For a more detailed explanation of why table lamps are the best choice for your living room and tips on choosing the right ones, have a look at How to Add Light to Your Living Room with Table Lamps.
8. Hanging the Right Size Art
Begin your process by analyzing your available wall space. Generally, a smaller piece of art looks better when “contained” on a smaller wall. This could be a space between a door and a window or a small stem wall. You can admire smaller pieces better when you stand closer to the artwork.
Your more significant expanse of the wall will demand either a larger piece or a collection of smaller pieces, which will read as a unit.
When you are satisfied with your artwork’s layout, you will then need to attach each piece to the wall.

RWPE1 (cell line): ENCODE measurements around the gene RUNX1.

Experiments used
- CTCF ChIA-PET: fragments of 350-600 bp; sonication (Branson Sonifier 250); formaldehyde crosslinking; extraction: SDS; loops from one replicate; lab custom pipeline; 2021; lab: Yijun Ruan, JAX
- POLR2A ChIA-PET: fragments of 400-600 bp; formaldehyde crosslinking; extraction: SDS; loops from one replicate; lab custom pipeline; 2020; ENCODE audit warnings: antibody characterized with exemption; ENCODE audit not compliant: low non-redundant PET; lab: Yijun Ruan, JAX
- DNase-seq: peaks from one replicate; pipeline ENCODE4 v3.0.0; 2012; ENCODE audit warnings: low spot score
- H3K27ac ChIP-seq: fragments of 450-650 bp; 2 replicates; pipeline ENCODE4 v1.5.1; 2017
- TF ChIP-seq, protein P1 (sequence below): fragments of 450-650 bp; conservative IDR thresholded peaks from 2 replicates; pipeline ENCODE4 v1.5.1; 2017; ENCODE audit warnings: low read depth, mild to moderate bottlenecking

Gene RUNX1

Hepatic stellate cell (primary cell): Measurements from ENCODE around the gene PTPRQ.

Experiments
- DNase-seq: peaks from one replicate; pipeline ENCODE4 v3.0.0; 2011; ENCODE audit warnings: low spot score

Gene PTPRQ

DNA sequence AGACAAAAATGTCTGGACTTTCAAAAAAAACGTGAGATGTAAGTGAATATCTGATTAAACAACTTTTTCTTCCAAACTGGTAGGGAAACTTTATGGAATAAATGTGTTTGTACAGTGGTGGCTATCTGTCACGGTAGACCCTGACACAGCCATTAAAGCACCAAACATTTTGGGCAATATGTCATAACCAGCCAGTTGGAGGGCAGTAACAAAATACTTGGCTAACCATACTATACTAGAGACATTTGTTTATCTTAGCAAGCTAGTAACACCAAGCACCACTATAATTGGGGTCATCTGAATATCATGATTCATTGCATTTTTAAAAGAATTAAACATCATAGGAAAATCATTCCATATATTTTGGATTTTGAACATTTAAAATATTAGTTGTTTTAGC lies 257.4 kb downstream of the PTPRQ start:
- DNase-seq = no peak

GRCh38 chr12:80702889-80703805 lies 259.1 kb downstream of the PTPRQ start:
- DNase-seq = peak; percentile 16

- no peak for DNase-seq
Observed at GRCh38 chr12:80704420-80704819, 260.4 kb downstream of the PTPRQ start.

One crucial element is the height at which the painting hangs on the wall. Most artwork is best viewed at eye level, 58″ from the floor to the centre of the piece or centre of the grouping of art. If it’s hung above a sofa, it can be 4-6 inches above the piece. Exceptions to this rule are pieces placed over a doorway, in a stairway or above your fireplace.
For more great tips on hanging art in your living room, check out our Tips on How to Hang Your Artwork… Properly!
If you require assistance, La-Z-Boy Ottawa and Kingston offers complimentary interior design help. We’re a “one-stop-shop” with everything you and the designer need to create a beautiful home.
Our in-home designers have the expertise to guide you through the process and help you create that space you’ve always wanted.
With La-Z-Boy’s design service, there are no extra fees.
We look forward to meeting with you and helping you bring your interior design visions to life!